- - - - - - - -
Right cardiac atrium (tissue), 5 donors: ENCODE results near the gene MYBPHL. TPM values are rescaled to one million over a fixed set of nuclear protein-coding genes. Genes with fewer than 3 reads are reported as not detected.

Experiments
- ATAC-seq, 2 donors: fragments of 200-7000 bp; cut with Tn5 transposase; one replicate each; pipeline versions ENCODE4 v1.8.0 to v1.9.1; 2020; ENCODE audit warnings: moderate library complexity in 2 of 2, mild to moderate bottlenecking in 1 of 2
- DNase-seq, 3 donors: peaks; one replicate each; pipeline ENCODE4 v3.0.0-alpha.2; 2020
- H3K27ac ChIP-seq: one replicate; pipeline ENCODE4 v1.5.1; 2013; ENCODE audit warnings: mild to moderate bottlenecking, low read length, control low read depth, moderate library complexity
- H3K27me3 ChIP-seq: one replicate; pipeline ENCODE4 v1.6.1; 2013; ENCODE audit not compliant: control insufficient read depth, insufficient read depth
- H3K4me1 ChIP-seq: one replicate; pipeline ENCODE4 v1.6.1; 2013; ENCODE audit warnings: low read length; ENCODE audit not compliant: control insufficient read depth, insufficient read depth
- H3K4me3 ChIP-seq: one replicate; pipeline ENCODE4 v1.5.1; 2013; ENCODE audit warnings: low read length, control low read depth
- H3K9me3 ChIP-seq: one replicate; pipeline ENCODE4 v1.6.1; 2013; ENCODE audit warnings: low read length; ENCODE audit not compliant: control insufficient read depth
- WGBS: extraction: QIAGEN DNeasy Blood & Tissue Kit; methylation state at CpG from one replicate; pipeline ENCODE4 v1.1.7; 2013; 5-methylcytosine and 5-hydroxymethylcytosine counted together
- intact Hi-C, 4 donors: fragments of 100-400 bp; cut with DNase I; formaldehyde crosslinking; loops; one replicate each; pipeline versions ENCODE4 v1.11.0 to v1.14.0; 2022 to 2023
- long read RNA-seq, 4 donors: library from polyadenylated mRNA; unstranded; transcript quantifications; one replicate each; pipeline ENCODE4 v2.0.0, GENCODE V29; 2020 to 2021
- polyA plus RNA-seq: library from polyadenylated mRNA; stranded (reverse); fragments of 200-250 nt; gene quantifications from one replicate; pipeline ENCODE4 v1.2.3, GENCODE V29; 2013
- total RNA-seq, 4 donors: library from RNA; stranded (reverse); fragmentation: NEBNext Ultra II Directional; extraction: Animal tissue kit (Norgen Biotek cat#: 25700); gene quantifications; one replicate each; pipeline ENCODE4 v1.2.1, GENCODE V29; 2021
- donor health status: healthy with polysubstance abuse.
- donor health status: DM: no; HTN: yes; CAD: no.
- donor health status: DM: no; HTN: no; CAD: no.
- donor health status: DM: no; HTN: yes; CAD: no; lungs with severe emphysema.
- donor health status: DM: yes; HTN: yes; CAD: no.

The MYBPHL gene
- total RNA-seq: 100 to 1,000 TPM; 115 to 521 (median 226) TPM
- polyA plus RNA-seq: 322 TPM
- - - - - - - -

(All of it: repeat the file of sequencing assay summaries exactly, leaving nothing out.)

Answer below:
Right cardiac atrium (tissue), 5 donors: ENCODE results near the gene MYBPHL. TPM values are rescaled to one million over a fixed set of nuclear protein-coding genes. Genes with fewer than 3 reads are reported as not detected.

Experiments
- ATAC-seq, 2 donors: fragments of 200-7000 bp; cut with Tn5 transposase; one replicate each; pipeline versions ENCODE4 v1.8.0 to v1.9.1; 2020; ENCODE audit warnings: moderate library complexity in 2 of 2, mild to moderate bottlenecking in 1 of 2
- DNase-seq, 3 donors: peaks; one replicate each; pipeline ENCODE4 v3.0.0-alpha.2; 2020
- H3K27ac ChIP-seq: one replicate; pipeline ENCODE4 v1.5.1; 2013; ENCODE audit warnings: mild to moderate bottlenecking, low read length, control low read depth, moderate library complexity
- H3K27me3 ChIP-seq: one replicate; pipeline ENCODE4 v1.6.1; 2013; ENCODE audit not compliant: control insufficient read depth, insufficient read depth
- H3K4me1 ChIP-seq: one replicate; pipeline ENCODE4 v1.6.1; 2013; ENCODE audit warnings: low read length; ENCODE audit not compliant: control insufficient read depth, insufficient read depth
- H3K4me3 ChIP-seq: one replicate; pipeline ENCODE4 v1.5.1; 2013; ENCODE audit warnings: low read length, control low read depth
- H3K9me3 ChIP-seq: one replicate; pipeline ENCODE4 v1.6.1; 2013; ENCODE audit warnings: low read length; ENCODE audit not compliant: control insufficient read depth
- WGBS: extraction: QIAGEN DNeasy Blood & Tissue Kit; methylation state at CpG from one replicate; pipeline ENCODE4 v1.1.7; 2013; 5-methylcytosine and 5-hydroxymethylcytosine counted together
- intact Hi-C, 4 donors: fragments of 100-400 bp; cut with DNase I; formaldehyde crosslinking; loops; one replicate each; pipeline versions ENCODE4 v1.11.0 to v1.14.0; 2022 to 2023
- long read RNA-seq, 4 donors: library from polyadenylated mRNA; unstranded; transcript quantifications; one replicate each; pipeline ENCODE4 v2.0.0, GENCODE V29; 2020 to 2021
- polyA plus RNA-seq: library from polyadenylated mRNA; stranded (reverse); fragments of 200-250 nt; gene quantifications from one replicate; pipeline ENCODE4 v1.2.3, GENCODE V29; 2013
- total RNA-seq, 4 donors: library from RNA; stranded (reverse); fragmentation: NEBNext Ultra II Directional; extraction: Animal tissue kit (Norgen Biotek cat#: 25700); gene quantifications; one replicate each; pipeline ENCODE4 v1.2.1, GENCODE V29; 2021
- donor health status: healthy with polysubstance abuse.
- donor health status: DM: no; HTN: yes; CAD: no.
- donor health status: DM: no; HTN: no; CAD: no.
- donor health status: DM: no; HTN: yes; CAD: no; lungs with severe emphysema.
- donor health status: DM: yes; HTN: yes; CAD: no.

The MYBPHL gene
- total RNA-seq: 100 to 1,000 TPM; 115 to 521 (median 226) TPM
- polyA plus RNA-seq: 322 TPM